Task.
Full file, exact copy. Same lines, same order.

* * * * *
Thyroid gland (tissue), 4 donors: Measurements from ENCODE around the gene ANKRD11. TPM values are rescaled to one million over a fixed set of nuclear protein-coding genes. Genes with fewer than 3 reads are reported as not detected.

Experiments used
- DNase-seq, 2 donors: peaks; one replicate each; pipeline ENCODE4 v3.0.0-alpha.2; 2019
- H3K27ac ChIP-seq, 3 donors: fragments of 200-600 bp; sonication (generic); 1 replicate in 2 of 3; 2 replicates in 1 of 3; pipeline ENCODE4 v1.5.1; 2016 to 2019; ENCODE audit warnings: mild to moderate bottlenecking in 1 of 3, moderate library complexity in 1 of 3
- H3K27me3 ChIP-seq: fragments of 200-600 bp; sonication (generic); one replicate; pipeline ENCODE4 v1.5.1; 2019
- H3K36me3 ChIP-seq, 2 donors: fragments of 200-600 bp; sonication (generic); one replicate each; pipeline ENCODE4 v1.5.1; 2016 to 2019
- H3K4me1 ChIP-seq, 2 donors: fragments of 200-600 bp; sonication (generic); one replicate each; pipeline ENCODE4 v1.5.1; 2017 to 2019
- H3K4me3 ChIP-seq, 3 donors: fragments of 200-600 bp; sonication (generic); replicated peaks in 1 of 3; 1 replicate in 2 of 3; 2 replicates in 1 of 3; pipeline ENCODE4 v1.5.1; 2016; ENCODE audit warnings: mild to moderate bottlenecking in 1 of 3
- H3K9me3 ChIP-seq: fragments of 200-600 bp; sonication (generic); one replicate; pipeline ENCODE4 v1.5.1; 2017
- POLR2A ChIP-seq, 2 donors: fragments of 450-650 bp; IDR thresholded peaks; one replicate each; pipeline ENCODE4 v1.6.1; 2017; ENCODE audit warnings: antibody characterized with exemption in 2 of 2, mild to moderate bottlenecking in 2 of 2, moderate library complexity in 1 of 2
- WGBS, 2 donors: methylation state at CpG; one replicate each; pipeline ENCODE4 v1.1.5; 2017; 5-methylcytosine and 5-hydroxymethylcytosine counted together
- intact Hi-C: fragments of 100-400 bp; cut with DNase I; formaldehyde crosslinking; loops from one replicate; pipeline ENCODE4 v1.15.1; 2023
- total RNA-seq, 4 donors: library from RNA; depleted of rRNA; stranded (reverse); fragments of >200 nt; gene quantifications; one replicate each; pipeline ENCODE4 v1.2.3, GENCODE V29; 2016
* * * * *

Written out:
Thyroid gland (tissue), 4 donors: Measurements from ENCODE around the gene ANKRD11. TPM values are rescaled to one million over a fixed set of nuclear protein-coding genes. Genes with fewer than 3 reads are reported as not detected.

Experiments used
- DNase-seq, 2 donors: peaks; one replicate each; pipeline ENCODE4 v3.0.0-alpha.2; 2019
- H3K27ac ChIP-seq, 3 donors: fragments of 200-600 bp; sonication (generic); 1 replicate in 2 of 3; 2 replicates in 1 of 3; pipeline ENCODE4 v1.5.1; 2016 to 2019; ENCODE audit warnings: mild to moderate bottlenecking in 1 of 3, moderate library complexity in 1 of 3
- H3K27me3 ChIP-seq: fragments of 200-600 bp; sonication (generic); one replicate; pipeline ENCODE4 v1.5.1; 2019
- H3K36me3 ChIP-seq, 2 donors: fragments of 200-600 bp; sonication (generic); one replicate each; pipeline ENCODE4 v1.5.1; 2016 to 2019
- H3K4me1 ChIP-seq, 2 donors: fragments of 200-600 bp; sonication (generic); one replicate each; pipeline ENCODE4 v1.5.1; 2017 to 2019
- H3K4me3 ChIP-seq, 3 donors: fragments of 200-600 bp; sonication (generic); replicated peaks in 1 of 3; 1 replicate in 2 of 3; 2 replicates in 1 of 3; pipeline ENCODE4 v1.5.1; 2016; ENCODE audit warnings: mild to moderate bottlenecking in 1 of 3
- H3K9me3 ChIP-seq: fragments of 200-600 bp; sonication (generic); one replicate; pipeline ENCODE4 v1.5.1; 2017
- POLR2A ChIP-seq, 2 donors: fragments of 450-650 bp; IDR thresholded peaks; one replicate each; pipeline ENCODE4 v1.6.1; 2017; ENCODE audit warnings: antibody characterized with exemption in 2 of 2, mild to moderate bottlenecking in 2 of 2, moderate library complexity in 1 of 2
- WGBS, 2 donors: methylation state at CpG; one replicate each; pipeline ENCODE4 v1.1.5; 2017; 5-methylcytosine and 5-hydroxymethylcytosine counted together
- intact Hi-C: fragments of 100-400 bp; cut with DNase I; formaldehyde crosslinking; loops from one replicate; pipeline ENCODE4 v1.15.1; 2023
- total RNA-seq, 4 donors: library from RNA; depleted of rRNA; stranded (reverse); fragments of >200 nt; gene quantifications; one replicate each; pipeline ENCODE4 v1.2.3, GENCODE V29; 2016